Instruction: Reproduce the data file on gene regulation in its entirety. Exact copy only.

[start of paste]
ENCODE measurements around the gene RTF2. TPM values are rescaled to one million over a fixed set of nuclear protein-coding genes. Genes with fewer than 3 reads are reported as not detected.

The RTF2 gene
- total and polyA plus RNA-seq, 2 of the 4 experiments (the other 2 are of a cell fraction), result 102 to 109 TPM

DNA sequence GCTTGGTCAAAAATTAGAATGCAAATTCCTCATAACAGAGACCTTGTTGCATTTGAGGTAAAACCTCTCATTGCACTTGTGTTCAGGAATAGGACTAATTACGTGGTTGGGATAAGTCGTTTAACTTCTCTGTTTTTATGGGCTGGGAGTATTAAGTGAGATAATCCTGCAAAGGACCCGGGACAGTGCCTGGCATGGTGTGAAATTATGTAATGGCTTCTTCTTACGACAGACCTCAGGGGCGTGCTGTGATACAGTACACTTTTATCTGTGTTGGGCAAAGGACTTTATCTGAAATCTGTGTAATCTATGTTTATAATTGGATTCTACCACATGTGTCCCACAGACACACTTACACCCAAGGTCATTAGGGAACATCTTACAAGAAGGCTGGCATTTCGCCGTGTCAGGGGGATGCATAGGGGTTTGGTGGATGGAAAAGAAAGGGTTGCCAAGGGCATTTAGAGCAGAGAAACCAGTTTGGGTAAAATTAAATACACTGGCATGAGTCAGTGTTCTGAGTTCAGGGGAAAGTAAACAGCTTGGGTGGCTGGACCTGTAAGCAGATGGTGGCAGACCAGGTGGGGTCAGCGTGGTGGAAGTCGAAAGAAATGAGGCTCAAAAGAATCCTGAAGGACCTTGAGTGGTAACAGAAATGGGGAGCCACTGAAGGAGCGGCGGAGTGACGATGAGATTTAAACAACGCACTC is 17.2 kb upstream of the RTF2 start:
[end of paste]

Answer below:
ENCODE measurements around the gene RTF2. TPM values are rescaled to one million over a fixed set of nuclear protein-coding genes. Genes with fewer than 3 reads are reported as not detected.

The RTF2 gene
- total and polyA plus RNA-seq, 2 of the 4 experiments (the other 2 are of a cell fraction), result 102 to 109 TPM

DNA sequence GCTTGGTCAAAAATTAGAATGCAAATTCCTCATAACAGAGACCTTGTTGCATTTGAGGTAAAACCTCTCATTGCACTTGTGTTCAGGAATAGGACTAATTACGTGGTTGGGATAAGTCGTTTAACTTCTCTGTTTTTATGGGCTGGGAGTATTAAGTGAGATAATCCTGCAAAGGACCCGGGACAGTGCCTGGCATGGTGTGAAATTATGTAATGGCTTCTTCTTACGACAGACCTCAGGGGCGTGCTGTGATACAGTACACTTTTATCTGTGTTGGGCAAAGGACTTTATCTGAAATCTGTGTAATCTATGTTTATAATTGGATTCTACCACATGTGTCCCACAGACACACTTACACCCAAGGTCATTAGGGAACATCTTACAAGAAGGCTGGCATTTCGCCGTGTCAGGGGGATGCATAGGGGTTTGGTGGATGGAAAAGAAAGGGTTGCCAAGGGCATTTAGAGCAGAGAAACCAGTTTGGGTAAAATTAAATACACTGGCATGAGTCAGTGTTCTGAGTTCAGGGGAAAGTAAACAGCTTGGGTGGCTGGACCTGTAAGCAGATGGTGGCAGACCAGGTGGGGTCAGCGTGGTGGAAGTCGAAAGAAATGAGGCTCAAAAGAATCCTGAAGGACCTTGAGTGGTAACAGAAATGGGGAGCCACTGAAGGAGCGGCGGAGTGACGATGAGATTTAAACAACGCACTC is 17.2 kb upstream of the RTF2 start: